Hodgsonia heteroclita Hook. f. & Thomas. Cucurbitaceae.
Himalayan regions, Burma and Malay.
This plant is a gigantic climber
bearing immense, yellowish-white, pendulous blossoms. Its fruit is of
rich brown, whose kernels, called katior-pot by the Lepchas, are eaten.
Hoffmanseggia stricta Benth. Leguminosae.
This herb has an esculent, tuberous rootstock.
Holboellia latifolia Wall. Berberideae (Lardizabalaceae).
This is the kole-pot of the Lepchas; the fruit is eaten
in Sikkim but is mealy and insipid. This plant is called gophia and the
fruit is eaten.
Hordeum deficiens Steud. Gramineae. RED SEA BARLEY.
This is one of the two-rowed barleys cultivated in Arabia and
H. distichon Linn. BARLEY.
Parent of cultivated forms.
This is the common barley of cultivation and
occurs in numerous varieties. Meyer found it growing wild between
Lenkoran and Baku; Koch, on the Steppes of Schirwan in the southeast
of the Caucasus; Kotschy, in South Persia. Forster reports it as wild in
the region near the confluence of the Samara and the Volga. Barley was
cultivated, says Pickering, at the time of the invention of writing and
standing crops are figured under the fifth, seventh and seventeenth
dynasties of Egypt, or about 2440 B. C., 1800 B. C. and 1680 B. C. It is
mentioned as among the things that were destroyed by the plagues of
Egypt. The flour of barley was the food of the Jewish soldiers. The
Egyptians claimed that barley was the first of the cereals made use of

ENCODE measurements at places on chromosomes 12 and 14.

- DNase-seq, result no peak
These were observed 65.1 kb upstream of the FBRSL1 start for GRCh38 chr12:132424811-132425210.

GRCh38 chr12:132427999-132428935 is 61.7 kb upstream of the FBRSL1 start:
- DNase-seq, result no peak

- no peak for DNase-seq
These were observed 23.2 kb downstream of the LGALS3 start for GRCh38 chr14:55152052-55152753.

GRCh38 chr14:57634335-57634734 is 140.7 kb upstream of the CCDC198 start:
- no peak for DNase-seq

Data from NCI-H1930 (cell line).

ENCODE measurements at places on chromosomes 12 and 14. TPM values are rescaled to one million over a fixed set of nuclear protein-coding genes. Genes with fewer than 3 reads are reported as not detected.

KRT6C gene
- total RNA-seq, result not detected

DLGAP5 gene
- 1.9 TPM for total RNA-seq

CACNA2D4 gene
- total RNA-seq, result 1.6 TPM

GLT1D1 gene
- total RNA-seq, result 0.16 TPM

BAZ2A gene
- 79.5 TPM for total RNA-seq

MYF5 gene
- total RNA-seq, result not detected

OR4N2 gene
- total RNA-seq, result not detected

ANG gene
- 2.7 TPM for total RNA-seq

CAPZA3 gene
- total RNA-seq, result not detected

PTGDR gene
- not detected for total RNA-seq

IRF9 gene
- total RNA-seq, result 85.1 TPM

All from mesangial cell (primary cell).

by man and trace its introduction to their goddess, Isis. Barley was in
all times considered by the Greeks, says Heer, as a sacred grain and
was exclusively used in sacrifices and in the great festival held every
year at Eleusis in honor of agriculture. Pliny terms it antiquissimum
frumentum, the most ancient cereal, but, according to Suetonius, it was
considered an ignominious food by the Romans. Common barley, says
Unger, came to Europe by the way of Egypt; and the Romans were
acquainted with the two- and the six-lined barley, and the Greeks with
these varieties and the bere barley. Barley was long the grain most
extensively cultivated in England. It appears on the coins of the early
Britons and was not only the grain from which their progenitors, the
Cimbri, made their bread but from which they made their favorite
beverage, beer. Herodotus describes beer made from barley as among
the drinks of the Egyptians in his day, 450 B. C., and Pliny, Aristotle,
Strabo and Diodorus mention beer. Xenophon, 400 B. C., writes that
the people of Armenia used a drink made of fermented barley. Diodorus
Siculus says the natives of Galatia prepared a beer from barley, and
barley is mentioned in Greece by Sophocles, Dioscorides and others.
Tacitus, about A. D. 100, says beer was the common drink of the
Barley was sown by Gosnold on Martha's Vineyard and the Elizabeth
Islands in 1602. Lescarbot sowed barley at Port Royal, Nova Scotia, in
1606, and it was growing in Champlain's garden at Quebec in 1610.
Barley was grown by the colonists of the London Company in Virginia
in 1611. It appears to have been cultivated in the New Netherlands in
1626. In 1629-33, barley was growing at Lynn, Massachusetts.